Danielle joined us in 2008 and has been our Governance Manager since 2019. In this blog she talks about the different roles she's had here, and how she balances work with managing her MS.
I was 27 years old when I was diagnosed and I’d recently won my first big work promotion.
Back then there were no treatments for MS, and I remember being terrified that my future might be taken away before I’d even got started.
The MS Society was there for me right from the off. I joined my local branch, and later became a regular visitor to the online forum and Facebook group. It was while I was off work recovering from a relapse that I came across the Jobs page on the website. I’d started to feel there had to be more to work than just paying the bills.
Becoming a Local Support Development Officer
There was a vacancy for a role supporting MS Society volunteers in my area to develop services, campaign for change and run events. And I hoped my marketing, training and people management skills might win me a job with the sense of purpose I knew I needed.
I became a Local Support Development Officer in 2008, and I knew straight away that I’d found what I was looking for. I loved working with our community to develop support, services and information for our community.
The enthusiasm and commitment of our volunteers kept me going long after my neurologist recommended I should change my job. He believed my symptoms would be better managed if I didn’t drive so many miles, work evenings and weekends, or spend all day on my feet.
Using my lived experience of MS
My manager supported me to consider alternative roles within the organisation that would enable me to be home-office-based and work fewer hours as a ‘reasonable adjustment’.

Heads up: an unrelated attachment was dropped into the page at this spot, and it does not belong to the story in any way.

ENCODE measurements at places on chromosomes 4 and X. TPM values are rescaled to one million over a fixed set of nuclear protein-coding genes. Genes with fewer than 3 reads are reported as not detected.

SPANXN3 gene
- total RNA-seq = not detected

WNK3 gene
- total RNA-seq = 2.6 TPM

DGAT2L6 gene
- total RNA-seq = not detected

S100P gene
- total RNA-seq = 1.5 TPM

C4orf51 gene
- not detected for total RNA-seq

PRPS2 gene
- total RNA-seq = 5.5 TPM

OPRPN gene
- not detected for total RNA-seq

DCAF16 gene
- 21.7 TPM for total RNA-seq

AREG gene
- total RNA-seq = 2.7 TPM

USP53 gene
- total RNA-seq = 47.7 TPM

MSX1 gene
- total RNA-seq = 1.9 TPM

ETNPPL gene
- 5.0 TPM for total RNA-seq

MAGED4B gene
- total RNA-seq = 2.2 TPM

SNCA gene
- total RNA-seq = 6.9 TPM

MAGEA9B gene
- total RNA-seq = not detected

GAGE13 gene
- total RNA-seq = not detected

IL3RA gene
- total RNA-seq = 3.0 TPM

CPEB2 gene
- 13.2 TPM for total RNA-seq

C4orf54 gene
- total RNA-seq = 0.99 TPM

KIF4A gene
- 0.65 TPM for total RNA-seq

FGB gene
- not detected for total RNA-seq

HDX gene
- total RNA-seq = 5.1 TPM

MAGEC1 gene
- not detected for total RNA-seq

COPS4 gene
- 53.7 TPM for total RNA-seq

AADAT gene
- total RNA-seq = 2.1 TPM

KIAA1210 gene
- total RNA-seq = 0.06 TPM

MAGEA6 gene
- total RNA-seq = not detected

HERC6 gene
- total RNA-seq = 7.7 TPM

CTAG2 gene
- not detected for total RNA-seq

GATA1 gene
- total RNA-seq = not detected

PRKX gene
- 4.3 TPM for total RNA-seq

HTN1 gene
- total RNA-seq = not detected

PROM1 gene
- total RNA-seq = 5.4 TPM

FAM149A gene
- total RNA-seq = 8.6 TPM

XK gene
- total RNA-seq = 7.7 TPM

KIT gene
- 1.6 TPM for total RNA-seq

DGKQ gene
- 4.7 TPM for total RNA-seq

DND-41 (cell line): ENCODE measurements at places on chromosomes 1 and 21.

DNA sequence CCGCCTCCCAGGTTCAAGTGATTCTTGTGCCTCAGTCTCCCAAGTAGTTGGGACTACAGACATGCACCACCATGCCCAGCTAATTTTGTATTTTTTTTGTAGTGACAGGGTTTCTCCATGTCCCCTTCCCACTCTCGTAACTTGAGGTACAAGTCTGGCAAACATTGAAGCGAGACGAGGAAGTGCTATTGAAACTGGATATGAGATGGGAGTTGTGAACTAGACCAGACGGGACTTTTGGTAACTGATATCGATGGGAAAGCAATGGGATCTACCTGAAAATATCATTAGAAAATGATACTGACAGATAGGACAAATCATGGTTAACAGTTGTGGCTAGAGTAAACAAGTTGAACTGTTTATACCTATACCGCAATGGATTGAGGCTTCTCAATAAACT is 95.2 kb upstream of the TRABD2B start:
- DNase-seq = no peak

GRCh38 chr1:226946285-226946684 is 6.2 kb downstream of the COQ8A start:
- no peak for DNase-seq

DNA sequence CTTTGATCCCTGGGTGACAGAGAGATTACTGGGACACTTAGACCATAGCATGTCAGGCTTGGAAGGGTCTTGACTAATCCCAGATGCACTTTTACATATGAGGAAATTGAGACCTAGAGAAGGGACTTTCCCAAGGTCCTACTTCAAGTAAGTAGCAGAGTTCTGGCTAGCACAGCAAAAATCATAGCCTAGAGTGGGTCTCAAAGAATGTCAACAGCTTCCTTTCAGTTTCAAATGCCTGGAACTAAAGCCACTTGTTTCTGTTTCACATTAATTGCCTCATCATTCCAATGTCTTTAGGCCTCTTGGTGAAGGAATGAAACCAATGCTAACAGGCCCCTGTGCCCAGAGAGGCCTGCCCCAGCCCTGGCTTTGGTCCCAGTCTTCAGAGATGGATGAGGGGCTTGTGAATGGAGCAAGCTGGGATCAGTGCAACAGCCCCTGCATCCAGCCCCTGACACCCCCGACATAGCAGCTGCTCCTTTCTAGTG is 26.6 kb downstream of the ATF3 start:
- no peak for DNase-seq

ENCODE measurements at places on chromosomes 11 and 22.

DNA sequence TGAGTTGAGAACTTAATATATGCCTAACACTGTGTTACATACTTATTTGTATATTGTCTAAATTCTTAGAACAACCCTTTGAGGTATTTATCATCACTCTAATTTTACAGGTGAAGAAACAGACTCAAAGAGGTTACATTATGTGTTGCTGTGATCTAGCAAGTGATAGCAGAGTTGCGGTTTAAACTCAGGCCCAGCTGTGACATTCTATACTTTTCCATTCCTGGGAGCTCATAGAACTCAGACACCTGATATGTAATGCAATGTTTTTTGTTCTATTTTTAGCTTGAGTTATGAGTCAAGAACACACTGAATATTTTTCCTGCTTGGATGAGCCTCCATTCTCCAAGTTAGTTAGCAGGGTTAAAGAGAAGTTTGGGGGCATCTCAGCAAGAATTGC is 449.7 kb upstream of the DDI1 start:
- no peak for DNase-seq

Later, I was invited to join the working group that developed our Disability Policy, to make sure colleagues who lived with impairments had access to the same support I’d had.
In 2012, I joined our Volunteering Team, where I was responsible for the website and resources that enabled our volunteers to be effective. In this role, I used my lived experience of MS to influence how we supported our volunteers.
Remembering how exhausting it had been to deliver training, I realised this could well be true for the volunteers taking part - over half of whom are people living with MS. I worked with some of those volunteers to develop accessible online training that meant people could join in without going out.
Leading by example
In 2019, I became Governance Manager. I work directly with our Board of Trustees to make sure they have all the information they need to make decisions about how we’re run, and what we focus on.
Our brilliant Trustees are all people with a close connection to our cause, and five of them are people living with MS. I’m so proud that my job gives me the opportunity to support our Board to lead by example, and put lived experience of MS at the heart of everything the organisation does.
My scared 27 year old self wouldn’t believe where that MS diagnosis has taken me.
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